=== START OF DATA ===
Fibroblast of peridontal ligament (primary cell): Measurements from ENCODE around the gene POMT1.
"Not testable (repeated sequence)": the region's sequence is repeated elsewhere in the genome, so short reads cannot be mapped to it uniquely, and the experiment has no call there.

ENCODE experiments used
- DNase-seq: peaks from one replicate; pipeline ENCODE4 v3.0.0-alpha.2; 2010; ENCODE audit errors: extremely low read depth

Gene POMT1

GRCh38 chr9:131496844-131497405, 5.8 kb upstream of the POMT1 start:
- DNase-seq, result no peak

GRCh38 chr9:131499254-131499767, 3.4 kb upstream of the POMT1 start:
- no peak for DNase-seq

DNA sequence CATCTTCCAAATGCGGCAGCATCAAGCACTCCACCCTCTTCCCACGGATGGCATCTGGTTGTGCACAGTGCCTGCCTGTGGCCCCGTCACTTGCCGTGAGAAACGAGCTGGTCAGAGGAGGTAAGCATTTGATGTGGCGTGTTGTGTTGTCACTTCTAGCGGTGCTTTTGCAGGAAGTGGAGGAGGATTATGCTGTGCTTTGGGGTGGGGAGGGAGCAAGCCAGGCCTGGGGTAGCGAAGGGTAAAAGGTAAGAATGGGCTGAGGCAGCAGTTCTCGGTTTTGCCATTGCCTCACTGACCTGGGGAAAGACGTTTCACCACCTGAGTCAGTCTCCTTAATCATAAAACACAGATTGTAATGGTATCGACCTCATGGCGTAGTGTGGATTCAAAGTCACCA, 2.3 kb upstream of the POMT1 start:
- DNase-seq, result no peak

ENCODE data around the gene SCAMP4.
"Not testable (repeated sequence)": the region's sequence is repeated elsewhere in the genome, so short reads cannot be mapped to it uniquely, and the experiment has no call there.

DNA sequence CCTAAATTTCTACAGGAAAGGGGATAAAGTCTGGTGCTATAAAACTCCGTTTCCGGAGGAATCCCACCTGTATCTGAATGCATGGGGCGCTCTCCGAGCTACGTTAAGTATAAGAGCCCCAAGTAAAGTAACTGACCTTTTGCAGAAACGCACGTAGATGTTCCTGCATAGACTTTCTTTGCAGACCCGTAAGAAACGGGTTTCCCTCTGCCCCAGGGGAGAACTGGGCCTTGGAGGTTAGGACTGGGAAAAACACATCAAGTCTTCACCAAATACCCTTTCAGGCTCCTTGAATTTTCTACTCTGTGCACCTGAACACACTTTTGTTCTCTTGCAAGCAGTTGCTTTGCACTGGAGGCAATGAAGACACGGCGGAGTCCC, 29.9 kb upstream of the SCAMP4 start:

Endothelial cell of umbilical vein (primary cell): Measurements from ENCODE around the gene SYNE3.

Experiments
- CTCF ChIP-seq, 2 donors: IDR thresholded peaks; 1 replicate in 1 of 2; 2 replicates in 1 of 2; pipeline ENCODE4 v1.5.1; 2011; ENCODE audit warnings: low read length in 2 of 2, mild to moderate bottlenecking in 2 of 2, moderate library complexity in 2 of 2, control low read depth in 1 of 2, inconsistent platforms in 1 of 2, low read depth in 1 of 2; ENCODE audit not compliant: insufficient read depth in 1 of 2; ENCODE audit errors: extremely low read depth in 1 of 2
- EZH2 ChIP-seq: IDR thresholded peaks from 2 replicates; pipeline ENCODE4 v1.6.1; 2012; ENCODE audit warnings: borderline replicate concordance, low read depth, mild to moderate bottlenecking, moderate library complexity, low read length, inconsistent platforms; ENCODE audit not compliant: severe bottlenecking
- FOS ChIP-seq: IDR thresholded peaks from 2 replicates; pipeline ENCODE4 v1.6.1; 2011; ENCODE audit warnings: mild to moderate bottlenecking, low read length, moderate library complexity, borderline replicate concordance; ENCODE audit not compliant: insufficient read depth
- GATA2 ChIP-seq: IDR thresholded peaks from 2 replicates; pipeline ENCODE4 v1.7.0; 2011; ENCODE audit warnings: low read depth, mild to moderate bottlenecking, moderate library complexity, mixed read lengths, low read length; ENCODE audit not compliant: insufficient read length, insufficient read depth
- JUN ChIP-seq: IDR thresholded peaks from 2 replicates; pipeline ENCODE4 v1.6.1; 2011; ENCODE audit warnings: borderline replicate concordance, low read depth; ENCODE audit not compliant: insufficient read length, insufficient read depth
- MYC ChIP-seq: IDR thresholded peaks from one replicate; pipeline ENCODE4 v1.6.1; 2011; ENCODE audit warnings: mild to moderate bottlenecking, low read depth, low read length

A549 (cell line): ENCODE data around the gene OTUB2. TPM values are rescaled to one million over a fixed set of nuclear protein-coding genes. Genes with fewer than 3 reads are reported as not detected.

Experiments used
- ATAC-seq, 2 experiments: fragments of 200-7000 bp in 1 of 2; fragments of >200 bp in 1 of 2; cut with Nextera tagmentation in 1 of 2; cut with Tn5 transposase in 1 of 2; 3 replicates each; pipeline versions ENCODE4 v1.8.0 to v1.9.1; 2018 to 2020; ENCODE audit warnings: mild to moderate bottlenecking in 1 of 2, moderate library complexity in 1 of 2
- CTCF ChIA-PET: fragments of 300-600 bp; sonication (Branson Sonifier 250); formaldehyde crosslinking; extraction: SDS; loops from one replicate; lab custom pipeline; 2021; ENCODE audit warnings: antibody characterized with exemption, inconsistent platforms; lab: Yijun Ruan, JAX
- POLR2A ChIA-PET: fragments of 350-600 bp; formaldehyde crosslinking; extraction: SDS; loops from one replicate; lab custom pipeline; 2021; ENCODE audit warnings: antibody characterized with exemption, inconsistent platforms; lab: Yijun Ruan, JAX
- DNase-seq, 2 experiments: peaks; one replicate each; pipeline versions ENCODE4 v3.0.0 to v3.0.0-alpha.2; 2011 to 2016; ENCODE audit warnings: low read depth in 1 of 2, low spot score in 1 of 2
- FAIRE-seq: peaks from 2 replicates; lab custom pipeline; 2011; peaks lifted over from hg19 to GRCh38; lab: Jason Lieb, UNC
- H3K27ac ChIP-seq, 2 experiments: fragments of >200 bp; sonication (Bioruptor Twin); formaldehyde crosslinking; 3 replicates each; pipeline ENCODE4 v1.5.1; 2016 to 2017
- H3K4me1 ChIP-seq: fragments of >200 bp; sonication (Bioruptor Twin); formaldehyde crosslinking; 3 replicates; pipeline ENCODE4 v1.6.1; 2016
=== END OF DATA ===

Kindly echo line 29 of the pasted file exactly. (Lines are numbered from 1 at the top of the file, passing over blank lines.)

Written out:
- FAIRE-seq: peaks from 2 replicates; lab custom pipeline; 2011; peaks lifted over from hg19 to GRCh38; lab: Jason Lieb, UNC